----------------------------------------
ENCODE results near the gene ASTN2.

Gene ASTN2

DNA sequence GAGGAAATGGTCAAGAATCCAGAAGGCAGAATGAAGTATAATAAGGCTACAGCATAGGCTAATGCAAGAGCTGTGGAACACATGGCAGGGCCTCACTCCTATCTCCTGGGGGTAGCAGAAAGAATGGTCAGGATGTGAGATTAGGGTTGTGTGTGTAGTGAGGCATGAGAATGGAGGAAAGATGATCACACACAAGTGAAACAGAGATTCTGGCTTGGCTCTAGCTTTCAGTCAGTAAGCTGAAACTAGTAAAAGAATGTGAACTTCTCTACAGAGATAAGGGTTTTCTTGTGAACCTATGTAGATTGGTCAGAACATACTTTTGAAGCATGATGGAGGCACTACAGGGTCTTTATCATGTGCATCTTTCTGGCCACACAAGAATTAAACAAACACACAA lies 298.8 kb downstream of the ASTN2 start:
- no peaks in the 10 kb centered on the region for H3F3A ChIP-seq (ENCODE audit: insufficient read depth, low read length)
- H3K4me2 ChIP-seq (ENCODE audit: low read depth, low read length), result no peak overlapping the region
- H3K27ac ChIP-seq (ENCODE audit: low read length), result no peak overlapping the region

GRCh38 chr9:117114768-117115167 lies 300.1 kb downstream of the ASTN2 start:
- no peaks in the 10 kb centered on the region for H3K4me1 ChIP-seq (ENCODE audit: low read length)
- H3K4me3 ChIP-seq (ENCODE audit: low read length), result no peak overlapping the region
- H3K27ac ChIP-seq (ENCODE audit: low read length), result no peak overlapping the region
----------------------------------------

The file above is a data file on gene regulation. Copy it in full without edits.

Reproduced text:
ENCODE results near the gene ASTN2.

Gene ASTN2

DNA sequence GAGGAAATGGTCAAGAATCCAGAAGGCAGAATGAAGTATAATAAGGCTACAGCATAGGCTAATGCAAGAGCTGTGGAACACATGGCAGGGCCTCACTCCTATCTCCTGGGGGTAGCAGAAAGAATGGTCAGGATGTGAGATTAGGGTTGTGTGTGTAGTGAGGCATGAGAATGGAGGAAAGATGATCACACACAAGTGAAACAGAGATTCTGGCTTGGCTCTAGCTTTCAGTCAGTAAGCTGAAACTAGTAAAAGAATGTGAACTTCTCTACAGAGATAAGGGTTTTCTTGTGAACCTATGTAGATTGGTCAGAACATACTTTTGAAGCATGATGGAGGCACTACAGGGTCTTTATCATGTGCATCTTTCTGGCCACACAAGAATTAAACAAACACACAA lies 298.8 kb downstream of the ASTN2 start:
- no peaks in the 10 kb centered on the region for H3F3A ChIP-seq (ENCODE audit: insufficient read depth, low read length)
- H3K4me2 ChIP-seq (ENCODE audit: low read depth, low read length), result no peak overlapping the region
- H3K27ac ChIP-seq (ENCODE audit: low read length), result no peak overlapping the region

GRCh38 chr9:117114768-117115167 lies 300.1 kb downstream of the ASTN2 start:
- no peaks in the 10 kb centered on the region for H3K4me1 ChIP-seq (ENCODE audit: low read length)
- H3K4me3 ChIP-seq (ENCODE audit: low read length), result no peak overlapping the region
- H3K27ac ChIP-seq (ENCODE audit: low read length), result no peak overlapping the region